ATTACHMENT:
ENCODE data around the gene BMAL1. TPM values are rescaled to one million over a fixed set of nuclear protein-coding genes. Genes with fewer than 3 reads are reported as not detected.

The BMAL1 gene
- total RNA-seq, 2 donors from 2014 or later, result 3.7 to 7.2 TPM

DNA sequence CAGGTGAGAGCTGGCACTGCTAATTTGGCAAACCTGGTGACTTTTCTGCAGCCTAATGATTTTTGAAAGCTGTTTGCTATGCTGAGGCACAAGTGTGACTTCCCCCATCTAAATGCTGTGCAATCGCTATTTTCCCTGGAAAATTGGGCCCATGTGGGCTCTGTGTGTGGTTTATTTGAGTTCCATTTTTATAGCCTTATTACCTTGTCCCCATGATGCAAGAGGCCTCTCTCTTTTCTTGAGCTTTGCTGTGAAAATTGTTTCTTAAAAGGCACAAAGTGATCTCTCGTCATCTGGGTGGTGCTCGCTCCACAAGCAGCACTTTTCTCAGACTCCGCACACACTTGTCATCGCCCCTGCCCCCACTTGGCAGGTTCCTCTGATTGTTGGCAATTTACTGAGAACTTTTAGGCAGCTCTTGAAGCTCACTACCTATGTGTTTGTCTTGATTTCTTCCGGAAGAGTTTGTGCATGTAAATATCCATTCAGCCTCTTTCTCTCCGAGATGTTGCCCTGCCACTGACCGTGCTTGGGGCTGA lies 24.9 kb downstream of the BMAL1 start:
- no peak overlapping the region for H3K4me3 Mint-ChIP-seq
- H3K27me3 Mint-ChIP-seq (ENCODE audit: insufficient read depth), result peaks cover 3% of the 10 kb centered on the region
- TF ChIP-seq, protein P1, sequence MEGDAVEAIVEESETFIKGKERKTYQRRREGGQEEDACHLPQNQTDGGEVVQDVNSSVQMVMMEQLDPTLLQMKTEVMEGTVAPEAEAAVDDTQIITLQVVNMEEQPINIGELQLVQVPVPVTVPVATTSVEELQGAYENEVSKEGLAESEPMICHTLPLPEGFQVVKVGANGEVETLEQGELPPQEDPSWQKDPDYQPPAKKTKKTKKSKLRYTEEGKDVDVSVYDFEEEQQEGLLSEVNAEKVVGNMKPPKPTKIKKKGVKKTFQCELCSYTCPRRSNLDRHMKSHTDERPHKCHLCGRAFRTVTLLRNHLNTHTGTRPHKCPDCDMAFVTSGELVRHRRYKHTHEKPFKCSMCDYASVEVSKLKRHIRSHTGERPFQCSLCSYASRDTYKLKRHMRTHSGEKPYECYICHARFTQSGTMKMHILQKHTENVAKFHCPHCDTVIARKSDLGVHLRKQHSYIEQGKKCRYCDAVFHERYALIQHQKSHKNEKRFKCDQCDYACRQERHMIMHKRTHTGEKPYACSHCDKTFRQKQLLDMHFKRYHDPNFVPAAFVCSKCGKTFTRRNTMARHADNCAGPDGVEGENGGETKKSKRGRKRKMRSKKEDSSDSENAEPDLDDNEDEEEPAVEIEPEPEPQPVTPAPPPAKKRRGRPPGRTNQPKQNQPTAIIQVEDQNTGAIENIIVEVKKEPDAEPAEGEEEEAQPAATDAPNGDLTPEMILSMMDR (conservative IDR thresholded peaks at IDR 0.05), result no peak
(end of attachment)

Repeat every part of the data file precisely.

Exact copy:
ENCODE data around the gene BMAL1. TPM values are rescaled to one million over a fixed set of nuclear protein-coding genes. Genes with fewer than 3 reads are reported as not detected.

The BMAL1 gene
- total RNA-seq, 2 donors from 2014 or later, result 3.7 to 7.2 TPM

DNA sequence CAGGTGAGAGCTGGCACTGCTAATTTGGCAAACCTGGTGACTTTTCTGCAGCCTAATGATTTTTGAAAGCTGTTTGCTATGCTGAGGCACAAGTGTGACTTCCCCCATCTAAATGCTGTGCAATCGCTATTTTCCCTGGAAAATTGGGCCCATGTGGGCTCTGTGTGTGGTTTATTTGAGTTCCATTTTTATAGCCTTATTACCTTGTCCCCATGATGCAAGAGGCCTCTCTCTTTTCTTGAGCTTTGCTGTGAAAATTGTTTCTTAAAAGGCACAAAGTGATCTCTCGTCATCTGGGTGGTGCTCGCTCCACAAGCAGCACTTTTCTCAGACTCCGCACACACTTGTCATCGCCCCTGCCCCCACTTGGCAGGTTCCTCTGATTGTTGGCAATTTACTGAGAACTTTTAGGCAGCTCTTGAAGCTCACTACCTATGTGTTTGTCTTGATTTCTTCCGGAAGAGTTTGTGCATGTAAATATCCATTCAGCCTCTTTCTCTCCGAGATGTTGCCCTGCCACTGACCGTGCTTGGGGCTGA lies 24.9 kb downstream of the BMAL1 start:
- no peak overlapping the region for H3K4me3 Mint-ChIP-seq
- H3K27me3 Mint-ChIP-seq (ENCODE audit: insufficient read depth), result peaks cover 3% of the 10 kb centered on the region
- TF ChIP-seq, protein P1, sequence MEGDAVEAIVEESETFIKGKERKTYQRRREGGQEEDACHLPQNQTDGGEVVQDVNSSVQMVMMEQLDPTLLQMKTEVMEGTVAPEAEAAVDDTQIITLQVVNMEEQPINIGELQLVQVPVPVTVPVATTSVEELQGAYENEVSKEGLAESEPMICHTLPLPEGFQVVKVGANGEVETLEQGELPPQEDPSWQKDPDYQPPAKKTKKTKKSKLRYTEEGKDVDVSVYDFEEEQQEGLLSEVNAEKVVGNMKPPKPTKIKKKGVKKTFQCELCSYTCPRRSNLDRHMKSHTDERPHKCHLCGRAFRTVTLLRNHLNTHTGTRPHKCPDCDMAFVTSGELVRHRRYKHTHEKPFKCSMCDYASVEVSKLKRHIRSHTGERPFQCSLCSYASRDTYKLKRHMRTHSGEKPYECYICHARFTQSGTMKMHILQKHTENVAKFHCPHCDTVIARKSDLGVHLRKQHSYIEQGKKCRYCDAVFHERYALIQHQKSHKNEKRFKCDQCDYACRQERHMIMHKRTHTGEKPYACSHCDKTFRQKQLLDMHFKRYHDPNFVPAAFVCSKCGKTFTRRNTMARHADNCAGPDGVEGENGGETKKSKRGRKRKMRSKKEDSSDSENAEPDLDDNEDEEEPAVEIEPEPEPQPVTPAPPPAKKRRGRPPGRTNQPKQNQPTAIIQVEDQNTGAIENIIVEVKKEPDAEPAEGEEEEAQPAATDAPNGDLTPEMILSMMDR (conservative IDR thresholded peaks at IDR 0.05), result no peak